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This article was published 10/7/2013 (2452 days ago), so information in it may no longer be current.
BIRDS HILL — It's early afternoon, and a young man with a shock of purple hair is strolling down a gravel road, strumming on a ukulele and singing, to no one in particular.
Zach Katz feels at home in the Folk Festival campground, which was literally coming to life around him on Wednesday afternoon. The 19-year-old should. After all, he was practically born here.
"The first time I was out here," Katz explains, "I was a few weeks from being born."
Katz's mother, Zoe, a puppeteer, gave birth to little Zach in the wake of the 20th annual Folk Festival. He's returned with his parents every year since. Now on the cusp of turning 20, Katz plays "10 or eleven" instruments and is the bassist and lead singer of Lemon, a local ska-punk band that has performed gigs at Ozzy's and the Albert.
Little wonder the campground brings out the music in Katz.
"It's nice to just soak in that mellow feeling," he said. "Relax and let go of insecurities. It's a really nice place to let go all the stress you have for a few days."
It's tricky to describe the main festival campground, which over four decades has developed its own quirky, vibrant ecosystem. On Wednesday afternoon, the grass field was teeming with the first wave of mostly hardcore festival goers hauling in their precious cargo — plenty of firewater and firewood — to their pop-up tents scattered over several acres. There were hippies and hipsters, new music and oldies, grandparents and grandchildren. Think: The Grateful Dead go camping.
"It's like you come into Birds Hill Park and get to the campground and it's a different experience," offered Naomi Goertzen, back for the first time in almost a decade. "There's a happy, positive vibe. People presume there's goodness in others."
By Friday night, almost every inch of grass will be covered in a sea of nylon "homesteads." And almost every one of them will tell you about the transformation that occurs when people of disparate backgrounds and ages come together to form a mass of humanity so distinct a man wearing a cow suit tells you, "It's udderly beautiful."
Morgan Fiks is the cow. He's a second generation of the "Castle Boys," who, some 15 years ago on a lark, erected a small wooden castle in the campground to be used as a landmark. Each year, the group of original three Castle Boys expanded. So did their displays, which grew more elaborate. About 10 years ago, Fiks caught a glimpse of the "Happy Castle."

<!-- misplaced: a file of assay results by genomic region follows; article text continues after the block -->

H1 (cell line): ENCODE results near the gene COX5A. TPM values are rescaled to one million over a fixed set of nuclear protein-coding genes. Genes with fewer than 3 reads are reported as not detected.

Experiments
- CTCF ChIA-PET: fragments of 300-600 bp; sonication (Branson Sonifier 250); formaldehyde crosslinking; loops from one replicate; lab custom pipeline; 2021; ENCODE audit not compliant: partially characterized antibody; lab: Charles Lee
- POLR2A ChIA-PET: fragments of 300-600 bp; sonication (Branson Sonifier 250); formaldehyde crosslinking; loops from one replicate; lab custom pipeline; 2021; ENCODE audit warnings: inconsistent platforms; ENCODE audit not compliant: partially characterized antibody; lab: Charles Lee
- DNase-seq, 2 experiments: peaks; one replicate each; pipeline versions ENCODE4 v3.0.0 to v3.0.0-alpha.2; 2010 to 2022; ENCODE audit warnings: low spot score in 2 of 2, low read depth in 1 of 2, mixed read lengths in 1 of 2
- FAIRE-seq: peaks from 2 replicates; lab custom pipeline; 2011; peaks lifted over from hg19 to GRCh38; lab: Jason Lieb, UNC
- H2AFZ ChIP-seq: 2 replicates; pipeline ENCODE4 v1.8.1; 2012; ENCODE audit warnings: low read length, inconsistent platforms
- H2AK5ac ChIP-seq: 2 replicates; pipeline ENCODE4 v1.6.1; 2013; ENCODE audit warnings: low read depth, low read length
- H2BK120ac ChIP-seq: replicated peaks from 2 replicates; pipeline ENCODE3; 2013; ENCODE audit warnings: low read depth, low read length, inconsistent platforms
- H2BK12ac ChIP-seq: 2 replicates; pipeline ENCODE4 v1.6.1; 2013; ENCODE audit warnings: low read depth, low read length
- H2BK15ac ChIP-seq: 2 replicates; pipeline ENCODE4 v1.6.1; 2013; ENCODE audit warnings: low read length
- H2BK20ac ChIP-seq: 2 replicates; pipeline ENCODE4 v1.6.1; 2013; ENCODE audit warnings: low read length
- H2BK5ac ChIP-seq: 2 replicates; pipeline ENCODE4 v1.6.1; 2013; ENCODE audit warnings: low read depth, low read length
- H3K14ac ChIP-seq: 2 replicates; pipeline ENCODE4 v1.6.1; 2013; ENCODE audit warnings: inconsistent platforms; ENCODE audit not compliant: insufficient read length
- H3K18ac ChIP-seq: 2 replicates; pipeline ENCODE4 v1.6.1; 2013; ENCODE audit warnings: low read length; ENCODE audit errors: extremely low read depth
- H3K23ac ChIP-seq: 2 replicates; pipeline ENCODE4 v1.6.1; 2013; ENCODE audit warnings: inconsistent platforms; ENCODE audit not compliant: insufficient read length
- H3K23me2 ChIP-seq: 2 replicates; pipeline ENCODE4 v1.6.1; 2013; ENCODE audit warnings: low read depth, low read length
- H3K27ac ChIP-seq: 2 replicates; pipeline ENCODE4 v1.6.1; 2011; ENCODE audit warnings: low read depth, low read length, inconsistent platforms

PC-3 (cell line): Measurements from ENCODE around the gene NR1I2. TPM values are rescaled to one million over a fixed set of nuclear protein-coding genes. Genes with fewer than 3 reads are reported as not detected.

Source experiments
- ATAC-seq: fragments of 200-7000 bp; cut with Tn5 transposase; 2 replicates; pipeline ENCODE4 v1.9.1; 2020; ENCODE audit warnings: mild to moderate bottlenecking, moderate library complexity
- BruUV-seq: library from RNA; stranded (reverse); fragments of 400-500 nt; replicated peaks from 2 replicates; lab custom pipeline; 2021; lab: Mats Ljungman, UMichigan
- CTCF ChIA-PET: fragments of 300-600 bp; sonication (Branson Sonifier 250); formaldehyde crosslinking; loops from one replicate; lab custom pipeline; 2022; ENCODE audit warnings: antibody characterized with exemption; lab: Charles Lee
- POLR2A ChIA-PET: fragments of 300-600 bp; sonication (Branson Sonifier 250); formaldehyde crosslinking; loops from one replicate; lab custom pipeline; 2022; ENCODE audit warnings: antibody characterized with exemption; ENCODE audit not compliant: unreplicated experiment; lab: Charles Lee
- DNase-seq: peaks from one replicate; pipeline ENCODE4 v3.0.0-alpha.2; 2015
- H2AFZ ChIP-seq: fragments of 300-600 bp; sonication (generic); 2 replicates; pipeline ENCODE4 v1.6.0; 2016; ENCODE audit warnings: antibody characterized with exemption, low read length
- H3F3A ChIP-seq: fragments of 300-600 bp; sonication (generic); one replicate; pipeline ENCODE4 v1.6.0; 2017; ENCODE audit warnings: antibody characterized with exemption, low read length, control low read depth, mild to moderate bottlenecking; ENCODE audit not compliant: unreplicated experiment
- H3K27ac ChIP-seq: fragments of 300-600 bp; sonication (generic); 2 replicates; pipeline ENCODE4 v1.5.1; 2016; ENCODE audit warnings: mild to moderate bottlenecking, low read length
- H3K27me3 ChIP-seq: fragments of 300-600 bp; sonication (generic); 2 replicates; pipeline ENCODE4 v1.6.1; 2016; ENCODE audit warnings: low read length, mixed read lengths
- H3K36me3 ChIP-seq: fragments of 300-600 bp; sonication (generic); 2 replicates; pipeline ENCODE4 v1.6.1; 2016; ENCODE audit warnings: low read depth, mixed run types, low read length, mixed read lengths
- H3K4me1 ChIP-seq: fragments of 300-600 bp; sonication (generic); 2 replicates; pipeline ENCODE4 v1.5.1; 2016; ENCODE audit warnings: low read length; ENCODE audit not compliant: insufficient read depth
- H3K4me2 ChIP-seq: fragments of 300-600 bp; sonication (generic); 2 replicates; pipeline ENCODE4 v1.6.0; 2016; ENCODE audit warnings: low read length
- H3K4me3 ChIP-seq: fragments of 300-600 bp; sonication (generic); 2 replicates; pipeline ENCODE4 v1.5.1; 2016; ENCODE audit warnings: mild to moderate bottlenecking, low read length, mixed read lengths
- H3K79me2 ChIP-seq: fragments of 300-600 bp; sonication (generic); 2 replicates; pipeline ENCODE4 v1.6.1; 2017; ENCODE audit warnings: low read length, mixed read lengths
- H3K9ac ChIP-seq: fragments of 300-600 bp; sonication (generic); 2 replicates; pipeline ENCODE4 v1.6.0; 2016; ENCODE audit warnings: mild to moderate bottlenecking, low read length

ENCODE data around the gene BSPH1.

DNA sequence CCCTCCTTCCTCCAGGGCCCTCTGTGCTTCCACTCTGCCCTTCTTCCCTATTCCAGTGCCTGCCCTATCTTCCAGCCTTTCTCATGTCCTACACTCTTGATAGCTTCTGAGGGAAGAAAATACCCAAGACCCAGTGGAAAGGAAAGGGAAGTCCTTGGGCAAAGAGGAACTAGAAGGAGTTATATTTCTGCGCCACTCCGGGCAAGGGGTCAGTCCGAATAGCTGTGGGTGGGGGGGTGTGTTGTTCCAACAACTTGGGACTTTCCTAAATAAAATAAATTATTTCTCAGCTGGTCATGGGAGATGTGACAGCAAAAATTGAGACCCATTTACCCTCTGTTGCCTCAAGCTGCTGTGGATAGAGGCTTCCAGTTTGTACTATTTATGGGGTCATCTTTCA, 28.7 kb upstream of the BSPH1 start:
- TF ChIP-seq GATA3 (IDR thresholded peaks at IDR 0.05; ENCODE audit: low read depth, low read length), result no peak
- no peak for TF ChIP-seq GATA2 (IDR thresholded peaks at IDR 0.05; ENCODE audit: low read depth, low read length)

"It blew my mind," he said.
Now the Castle Boys consist of roughly a dozen veterans, including a handful of carpenters. This year, they are erecting a red barn — the wooden frame hauled in on a five-ton truck — complete with saw "horses," bales of hay and a chicken coop. Hence, Fiks in a cow costume.
There will be a talent contest today and a jamboree on Friday. "It snowballs every year," said Fiks, the Castle Boys foreman. "It's always getting bigger."
Just like the campground itself, which includes several groups of "animators," many of whom are passionate Folk Fest veterans who, over the years, have become part of the cultural furniture.
Take Erica Bird and Cari Cappy, who on Wednesday were riding around in their Advice Booth powered by a bicycle built for two. Bird was dressed as the devil (red bustier), Cappy as an angel (white bustier).
In real life, Bird is a nursing technician and Cappy works at Costco. But on festival week, they are good and evil.
"It's like an adult recess," Bird said. "You just play for the week. We love it."
Added Cappy, of the campground: "It's kind of its own community. Everybody's got their own frame of mind. No judgment. Everyone's the same here. It's a good release."
You can be anybody for a few days. A few feet away, Greg Jorgensen is pouring himself a cherry-flavoured beer from Belgium. He's 62, and a professional engineer by trade. But in the festival campground, Jorgensen becomes "The Dude," complete with baby blue housecoat and shades, with more than a passing resemblance to Jeff Bridge's iconic character.
Ask how the campground will transform come nightfall and Jorgensen points to nearby Pope's Hill — where John Paul II held mass in 1984 — and says it will be covered with drum-banging revellers "all night, every night. It's a big party."
"Once you come," The Dude added, "you're addicted."
Dwight Andrews came once — to the first Folk Festival in 1974. There, he met his future wife, Nadine. "We were making cookies," he said.
Andrews is 60 years old now and in the last 40 years he and Nadine have missed just four festivals. On Wednesday, Andrews was escorting his nine-year-old grandson, Zachary, around the grounds under his wing (an apt metaphor given Andrews' several bird tattoos, including a bird of paradise on his earlobe).
"We look forward to it every year," said Andrews, who goes by Little Red in these parts. "Can't wait."
Andrews doesn't flit around from campfire to campfire with his mouth organ and guitar, as he did back in the day. He's a bit hobbled now, walking with a crooked, wooden cane with a parrot head for a handle.
"A lot of good people," Little Red said. "Too bad people couldn't be like that all the time."
Asked if the surroundings — all the fresh faces and fresh ink — make him feel younger, Andrews smiled and replied: "It makes you feel good inside, so it must."
"It's going to be great," Little Red added. "But I tell everybody to enjoy it because it goes by so quickly. It's Day 1 and all of a sudden it's Sunday."
Randy Turner spent much of his journalistic career on the road. A lot of roads. Dirt roads, snow-packed roads, U.S. interstates and foreign highways. In other words, he got a lot of kilometres on the odometer, if you know what we mean.